• Cleaning staff for internal carriage and locomotive cleaning which includes buggies to get around the site, cleaning carts, sanding vehicles to top-off sand for individual passenger cars, grey and black water drainage facilities, and so on.

Within a footprint similar to Rob Chant’s original layout design for a passenger rail operation you are not going to be able to fit anything other than a running depot. And really with my preferences, I’d prefer to see a large range of train sets on the layout moving about. Having said all of that, let’s look at the different types of rail depots that I am familiar with.

Running Depots

Running Depots focus on getting units out the gate and onto the network. As such they have a small maintenance staff, performing minor fixes and repairs that assist in keeping units on the road. The maintenance staff also cover off periodic running inspections. For higher/major level maintenance and repairs, whole trains or individual cars are transferred to higher-level maintenance centres for action.

Maintenance (Super) Depots

Maintenance (Super) Depots are the next step up and provide a means to perform heavier programmed maintenance of units. They will also perform minor accident, and easily performed system repairs and part swaps. It should be noted that you’ll often see contractor vehicles onsite at these locations (especially in the modern context to service HVAC, and other managed systems on units. One thing that I’ve not seen in facilities of this type are overhead cranes. These tend to be found only at the heavy maintenance centres. Super depots simply aren’t focused on these heavy industrial repairs, so there is no point in spending money when it is not required.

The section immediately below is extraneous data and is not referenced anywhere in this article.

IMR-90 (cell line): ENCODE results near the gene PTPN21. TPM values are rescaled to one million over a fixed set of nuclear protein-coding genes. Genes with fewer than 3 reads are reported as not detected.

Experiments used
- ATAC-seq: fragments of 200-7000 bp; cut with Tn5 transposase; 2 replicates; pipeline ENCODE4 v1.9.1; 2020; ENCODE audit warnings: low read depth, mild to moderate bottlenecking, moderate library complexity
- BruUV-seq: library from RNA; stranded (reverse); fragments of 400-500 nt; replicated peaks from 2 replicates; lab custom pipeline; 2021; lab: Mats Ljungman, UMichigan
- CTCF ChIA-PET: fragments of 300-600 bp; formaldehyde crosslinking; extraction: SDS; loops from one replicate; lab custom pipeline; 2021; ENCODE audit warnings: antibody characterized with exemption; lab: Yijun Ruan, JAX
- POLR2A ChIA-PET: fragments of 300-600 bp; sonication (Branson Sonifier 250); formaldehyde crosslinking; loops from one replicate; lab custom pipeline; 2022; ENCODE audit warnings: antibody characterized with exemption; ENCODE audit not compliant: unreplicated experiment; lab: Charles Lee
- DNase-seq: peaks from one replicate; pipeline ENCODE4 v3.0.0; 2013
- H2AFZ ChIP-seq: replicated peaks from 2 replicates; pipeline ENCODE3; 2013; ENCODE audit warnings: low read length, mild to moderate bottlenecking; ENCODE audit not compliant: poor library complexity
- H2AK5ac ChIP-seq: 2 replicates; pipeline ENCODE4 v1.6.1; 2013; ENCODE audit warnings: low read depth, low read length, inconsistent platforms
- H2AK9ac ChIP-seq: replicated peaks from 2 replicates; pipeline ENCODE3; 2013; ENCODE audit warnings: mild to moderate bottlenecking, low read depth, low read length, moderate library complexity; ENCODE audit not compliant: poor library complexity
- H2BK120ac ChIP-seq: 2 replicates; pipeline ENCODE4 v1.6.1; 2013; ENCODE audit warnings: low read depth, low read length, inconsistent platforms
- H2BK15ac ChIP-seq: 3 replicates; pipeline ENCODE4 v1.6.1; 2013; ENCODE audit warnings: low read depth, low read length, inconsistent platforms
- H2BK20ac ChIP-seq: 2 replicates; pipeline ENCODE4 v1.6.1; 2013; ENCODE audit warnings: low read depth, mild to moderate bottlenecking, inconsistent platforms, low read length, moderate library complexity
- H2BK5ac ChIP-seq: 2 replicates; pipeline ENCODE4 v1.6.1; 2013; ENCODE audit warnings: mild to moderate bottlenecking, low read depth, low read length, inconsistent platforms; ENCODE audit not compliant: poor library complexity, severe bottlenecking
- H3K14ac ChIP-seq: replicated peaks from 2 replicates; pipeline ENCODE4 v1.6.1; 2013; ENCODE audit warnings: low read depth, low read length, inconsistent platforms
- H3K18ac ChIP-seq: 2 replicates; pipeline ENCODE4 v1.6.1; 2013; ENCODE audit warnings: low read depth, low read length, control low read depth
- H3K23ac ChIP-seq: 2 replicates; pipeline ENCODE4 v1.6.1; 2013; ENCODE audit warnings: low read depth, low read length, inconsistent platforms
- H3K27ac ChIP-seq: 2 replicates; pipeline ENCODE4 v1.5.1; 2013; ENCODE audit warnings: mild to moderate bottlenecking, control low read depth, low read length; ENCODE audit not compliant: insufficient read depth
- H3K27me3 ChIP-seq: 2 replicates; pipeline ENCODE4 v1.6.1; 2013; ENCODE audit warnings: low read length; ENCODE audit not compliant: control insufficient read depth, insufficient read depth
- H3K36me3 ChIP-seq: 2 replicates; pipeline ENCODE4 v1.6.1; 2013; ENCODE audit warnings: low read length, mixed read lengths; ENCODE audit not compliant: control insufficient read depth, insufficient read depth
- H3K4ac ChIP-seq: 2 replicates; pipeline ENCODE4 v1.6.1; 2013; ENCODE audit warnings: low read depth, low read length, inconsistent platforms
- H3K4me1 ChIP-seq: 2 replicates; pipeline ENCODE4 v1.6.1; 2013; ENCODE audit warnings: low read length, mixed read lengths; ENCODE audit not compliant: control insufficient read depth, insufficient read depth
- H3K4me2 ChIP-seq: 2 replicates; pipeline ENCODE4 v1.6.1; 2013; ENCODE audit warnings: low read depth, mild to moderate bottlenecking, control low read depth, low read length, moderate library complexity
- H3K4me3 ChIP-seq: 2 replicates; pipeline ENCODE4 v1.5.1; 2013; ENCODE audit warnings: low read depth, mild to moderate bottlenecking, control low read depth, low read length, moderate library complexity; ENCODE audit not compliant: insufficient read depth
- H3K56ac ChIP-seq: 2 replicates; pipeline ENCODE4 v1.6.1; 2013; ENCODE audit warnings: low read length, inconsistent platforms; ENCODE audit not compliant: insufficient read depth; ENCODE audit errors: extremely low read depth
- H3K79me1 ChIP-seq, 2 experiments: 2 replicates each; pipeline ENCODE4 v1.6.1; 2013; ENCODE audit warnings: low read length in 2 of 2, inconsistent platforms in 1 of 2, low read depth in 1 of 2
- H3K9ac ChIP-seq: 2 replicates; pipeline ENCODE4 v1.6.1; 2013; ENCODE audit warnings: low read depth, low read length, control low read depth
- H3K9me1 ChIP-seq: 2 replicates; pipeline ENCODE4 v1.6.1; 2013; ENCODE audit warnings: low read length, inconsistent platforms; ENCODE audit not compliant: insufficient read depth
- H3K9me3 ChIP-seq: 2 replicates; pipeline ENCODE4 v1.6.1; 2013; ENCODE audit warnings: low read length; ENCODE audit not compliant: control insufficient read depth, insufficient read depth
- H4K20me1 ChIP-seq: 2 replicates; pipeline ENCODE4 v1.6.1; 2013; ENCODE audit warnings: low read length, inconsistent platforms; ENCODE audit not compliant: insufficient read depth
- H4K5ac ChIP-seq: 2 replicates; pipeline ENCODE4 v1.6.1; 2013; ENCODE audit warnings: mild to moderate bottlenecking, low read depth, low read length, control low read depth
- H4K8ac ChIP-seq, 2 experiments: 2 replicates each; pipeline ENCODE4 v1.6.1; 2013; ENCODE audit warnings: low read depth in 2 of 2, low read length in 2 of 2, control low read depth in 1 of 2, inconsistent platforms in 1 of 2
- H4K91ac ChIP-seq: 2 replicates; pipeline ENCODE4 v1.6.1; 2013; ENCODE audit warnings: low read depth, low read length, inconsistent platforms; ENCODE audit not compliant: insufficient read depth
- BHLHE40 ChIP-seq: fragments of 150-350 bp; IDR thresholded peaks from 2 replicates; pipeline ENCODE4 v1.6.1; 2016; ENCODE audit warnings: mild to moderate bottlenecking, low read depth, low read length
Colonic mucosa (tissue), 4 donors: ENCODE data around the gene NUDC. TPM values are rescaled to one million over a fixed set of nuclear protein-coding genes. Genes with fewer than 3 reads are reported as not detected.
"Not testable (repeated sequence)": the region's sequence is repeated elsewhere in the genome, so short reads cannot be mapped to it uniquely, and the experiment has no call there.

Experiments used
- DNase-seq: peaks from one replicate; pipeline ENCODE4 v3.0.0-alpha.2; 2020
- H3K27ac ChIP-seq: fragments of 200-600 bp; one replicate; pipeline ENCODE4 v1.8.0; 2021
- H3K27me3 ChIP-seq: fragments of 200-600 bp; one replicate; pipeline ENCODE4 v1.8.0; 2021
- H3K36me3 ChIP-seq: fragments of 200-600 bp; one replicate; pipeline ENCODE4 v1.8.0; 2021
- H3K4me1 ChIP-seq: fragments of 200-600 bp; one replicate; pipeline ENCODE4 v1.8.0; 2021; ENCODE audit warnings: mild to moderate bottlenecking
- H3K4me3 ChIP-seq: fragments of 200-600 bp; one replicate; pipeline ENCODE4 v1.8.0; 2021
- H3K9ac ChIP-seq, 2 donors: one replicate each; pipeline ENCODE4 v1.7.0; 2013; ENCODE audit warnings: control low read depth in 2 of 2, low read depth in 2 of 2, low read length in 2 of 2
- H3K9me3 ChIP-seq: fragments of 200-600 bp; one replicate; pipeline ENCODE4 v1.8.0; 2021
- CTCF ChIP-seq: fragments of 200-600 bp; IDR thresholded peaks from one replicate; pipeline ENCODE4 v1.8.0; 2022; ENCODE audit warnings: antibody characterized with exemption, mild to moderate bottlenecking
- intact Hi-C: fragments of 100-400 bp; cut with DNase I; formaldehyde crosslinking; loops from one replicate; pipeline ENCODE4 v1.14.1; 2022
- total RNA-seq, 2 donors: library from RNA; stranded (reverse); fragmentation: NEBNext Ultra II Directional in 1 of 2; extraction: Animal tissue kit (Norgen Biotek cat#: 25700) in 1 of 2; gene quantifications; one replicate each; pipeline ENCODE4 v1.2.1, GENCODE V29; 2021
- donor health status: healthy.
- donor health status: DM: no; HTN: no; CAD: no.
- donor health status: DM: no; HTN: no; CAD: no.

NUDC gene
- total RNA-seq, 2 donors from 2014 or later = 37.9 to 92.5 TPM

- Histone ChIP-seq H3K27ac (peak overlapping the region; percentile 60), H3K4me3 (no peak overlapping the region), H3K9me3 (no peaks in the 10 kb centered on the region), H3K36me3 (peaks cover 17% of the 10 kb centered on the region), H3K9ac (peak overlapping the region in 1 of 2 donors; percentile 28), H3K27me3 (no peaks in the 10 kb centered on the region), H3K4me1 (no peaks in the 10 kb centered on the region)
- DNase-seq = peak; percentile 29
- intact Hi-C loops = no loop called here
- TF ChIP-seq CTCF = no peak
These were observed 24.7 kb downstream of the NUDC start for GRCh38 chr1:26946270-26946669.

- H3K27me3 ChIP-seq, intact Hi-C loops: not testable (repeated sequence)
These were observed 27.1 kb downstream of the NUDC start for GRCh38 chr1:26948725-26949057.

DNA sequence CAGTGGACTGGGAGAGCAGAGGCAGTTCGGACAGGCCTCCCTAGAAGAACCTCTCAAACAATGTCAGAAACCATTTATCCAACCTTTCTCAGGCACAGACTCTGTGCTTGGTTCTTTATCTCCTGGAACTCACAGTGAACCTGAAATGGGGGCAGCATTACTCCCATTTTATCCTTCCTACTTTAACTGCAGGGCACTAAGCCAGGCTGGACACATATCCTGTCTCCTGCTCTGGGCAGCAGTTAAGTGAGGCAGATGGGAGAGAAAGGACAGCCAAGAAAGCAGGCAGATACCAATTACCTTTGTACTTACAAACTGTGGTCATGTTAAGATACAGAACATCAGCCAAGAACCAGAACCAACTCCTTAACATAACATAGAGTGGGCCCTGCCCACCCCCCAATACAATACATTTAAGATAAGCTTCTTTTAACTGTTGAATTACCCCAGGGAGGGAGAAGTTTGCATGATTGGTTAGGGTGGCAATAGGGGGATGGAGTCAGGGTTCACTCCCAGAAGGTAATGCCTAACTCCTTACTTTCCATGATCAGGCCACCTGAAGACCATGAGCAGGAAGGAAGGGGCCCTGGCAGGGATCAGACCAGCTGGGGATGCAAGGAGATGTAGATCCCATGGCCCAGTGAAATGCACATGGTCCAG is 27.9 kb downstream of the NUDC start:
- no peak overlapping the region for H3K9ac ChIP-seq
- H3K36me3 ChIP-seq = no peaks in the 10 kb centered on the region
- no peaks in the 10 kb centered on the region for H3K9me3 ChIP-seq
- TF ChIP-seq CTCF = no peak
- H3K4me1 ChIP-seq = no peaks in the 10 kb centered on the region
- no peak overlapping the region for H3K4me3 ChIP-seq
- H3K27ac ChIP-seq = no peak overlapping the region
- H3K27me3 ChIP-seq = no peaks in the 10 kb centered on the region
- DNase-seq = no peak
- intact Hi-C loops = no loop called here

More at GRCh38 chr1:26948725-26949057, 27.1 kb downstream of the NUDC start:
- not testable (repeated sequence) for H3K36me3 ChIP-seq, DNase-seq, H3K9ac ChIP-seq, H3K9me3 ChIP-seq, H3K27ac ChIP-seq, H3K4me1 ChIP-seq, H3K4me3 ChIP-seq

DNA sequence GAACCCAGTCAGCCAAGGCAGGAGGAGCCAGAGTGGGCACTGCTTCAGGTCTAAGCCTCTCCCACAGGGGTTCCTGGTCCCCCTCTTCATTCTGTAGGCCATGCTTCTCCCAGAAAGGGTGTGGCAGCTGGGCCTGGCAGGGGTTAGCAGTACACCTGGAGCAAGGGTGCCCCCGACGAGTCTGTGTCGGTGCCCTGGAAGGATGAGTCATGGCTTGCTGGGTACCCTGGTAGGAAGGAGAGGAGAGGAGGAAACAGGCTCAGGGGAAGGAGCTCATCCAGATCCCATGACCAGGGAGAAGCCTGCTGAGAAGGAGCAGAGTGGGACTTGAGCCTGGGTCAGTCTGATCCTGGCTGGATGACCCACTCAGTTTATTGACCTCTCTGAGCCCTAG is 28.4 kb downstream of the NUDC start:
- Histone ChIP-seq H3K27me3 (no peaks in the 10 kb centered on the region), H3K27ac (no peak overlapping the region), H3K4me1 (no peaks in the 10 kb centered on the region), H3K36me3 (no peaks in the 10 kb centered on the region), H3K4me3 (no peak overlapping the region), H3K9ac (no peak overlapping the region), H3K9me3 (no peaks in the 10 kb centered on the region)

The facilities at these depots, above and beyond those available at the Running Depot are in general:

  • Wheel lathes,
  • Bogie drop/swap-out facilities,
  • Major component swap out (HVAC, etc.),
  • Under-floor mechanical servicing and repair
  • Engine/traction motor repairs
  • Driver’s cab/passenger saloon furniture repair/swap facilities (seats, toilets, instrumentation, electronic components, and sub-system components and storage for the same)

Heavy Maintenance Depots

Heavy Maintenance facilities are, as the name suggests, where major overhauls are carried out. In general, this would include late-stage programmed maintenance requiring engine/traction motor swaps and rebuilds, bogie exchanges and rebuilds, car body rebuilds, and so on. The facilities at these depots above and beyond those available at both the Running Depot and the Maintenance (Super) Depot are in general:

  • Rebuild facilities for all subsystems (electrical, traction, car body, subframe, collision repair, etc.)
  • Commissioning facilities (for new units being brought into service)